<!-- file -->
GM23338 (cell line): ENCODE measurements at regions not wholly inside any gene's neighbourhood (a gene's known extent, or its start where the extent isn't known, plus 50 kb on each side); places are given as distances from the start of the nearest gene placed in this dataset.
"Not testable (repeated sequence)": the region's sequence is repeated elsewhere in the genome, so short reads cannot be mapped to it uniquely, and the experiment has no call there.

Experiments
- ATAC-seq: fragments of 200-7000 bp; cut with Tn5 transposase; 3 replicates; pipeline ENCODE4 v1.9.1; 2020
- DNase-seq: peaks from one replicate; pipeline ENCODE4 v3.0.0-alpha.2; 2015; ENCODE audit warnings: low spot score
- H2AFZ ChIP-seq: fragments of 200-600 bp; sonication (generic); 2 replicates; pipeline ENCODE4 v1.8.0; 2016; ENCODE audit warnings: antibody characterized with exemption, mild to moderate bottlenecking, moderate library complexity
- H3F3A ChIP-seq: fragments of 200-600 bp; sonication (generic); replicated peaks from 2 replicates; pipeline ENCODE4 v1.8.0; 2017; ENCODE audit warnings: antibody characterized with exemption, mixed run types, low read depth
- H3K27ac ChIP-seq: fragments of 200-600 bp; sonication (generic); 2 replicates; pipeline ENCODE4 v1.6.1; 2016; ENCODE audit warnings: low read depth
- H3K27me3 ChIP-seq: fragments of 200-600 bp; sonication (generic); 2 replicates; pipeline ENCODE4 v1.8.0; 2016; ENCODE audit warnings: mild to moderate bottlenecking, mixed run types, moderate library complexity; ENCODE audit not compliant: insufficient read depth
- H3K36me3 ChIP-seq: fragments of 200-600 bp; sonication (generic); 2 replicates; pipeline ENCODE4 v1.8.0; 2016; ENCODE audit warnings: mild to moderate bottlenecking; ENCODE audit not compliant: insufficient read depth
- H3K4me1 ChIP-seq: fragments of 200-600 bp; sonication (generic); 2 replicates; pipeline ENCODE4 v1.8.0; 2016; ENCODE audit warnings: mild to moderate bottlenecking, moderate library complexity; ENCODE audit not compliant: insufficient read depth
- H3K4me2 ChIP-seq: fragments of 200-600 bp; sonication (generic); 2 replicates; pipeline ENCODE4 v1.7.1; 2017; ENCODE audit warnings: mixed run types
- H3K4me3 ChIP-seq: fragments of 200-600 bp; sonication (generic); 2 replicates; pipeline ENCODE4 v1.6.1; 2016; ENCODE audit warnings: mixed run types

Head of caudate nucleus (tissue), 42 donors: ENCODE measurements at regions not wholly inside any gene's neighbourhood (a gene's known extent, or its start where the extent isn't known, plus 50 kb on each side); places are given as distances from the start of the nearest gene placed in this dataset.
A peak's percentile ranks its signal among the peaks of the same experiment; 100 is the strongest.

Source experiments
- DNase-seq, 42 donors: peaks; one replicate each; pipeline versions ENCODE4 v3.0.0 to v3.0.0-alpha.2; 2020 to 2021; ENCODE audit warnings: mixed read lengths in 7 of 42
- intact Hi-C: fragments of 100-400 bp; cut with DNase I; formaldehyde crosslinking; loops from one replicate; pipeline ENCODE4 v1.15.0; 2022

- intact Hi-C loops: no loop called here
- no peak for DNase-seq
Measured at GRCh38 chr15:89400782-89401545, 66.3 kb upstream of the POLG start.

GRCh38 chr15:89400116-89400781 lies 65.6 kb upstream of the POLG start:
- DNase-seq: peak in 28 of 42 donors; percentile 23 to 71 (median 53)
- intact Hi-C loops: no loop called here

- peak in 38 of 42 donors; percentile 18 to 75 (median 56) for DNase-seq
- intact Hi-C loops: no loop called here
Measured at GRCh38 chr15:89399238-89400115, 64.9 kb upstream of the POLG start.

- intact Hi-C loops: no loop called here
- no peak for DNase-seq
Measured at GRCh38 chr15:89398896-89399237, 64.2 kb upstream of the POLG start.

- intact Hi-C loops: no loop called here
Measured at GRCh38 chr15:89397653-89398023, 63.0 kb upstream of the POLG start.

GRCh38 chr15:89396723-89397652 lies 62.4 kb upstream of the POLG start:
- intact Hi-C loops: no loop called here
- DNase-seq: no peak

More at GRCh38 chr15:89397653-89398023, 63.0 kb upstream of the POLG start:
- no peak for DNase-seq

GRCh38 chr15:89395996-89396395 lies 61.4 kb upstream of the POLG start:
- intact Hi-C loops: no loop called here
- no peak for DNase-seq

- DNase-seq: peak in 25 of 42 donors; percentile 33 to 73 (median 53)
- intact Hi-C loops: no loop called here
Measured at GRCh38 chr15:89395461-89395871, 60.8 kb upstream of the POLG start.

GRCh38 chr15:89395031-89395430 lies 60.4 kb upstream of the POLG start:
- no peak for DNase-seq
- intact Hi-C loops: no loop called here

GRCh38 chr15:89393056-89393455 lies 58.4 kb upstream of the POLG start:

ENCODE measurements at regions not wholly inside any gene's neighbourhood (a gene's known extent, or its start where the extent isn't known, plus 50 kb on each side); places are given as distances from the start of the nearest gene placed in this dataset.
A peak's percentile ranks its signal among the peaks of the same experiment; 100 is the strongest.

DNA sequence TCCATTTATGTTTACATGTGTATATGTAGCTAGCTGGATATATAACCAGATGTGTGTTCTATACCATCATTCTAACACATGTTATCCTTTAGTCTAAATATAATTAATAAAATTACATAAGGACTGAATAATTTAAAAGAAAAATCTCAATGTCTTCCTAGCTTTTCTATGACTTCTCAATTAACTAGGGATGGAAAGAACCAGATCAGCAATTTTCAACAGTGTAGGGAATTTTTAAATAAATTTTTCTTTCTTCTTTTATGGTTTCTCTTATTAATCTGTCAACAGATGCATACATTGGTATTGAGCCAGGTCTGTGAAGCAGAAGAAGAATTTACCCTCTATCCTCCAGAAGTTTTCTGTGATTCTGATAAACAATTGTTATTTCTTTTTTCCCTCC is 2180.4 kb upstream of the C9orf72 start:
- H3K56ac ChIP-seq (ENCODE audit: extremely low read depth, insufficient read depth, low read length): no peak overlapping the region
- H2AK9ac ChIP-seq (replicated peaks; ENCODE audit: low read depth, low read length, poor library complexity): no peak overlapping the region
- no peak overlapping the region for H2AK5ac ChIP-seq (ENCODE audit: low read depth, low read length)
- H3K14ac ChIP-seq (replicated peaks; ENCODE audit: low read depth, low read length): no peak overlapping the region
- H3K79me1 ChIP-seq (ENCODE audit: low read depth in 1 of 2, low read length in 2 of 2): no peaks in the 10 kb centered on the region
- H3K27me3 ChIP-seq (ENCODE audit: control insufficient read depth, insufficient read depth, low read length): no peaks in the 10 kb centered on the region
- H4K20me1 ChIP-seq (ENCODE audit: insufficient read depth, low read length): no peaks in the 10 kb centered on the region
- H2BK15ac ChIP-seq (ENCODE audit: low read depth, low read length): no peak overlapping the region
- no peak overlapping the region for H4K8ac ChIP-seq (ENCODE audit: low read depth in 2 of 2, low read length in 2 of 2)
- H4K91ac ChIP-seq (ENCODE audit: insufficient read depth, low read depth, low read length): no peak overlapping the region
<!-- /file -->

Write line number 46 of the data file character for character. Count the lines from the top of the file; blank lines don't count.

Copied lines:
- intact Hi-C loops: no loop called here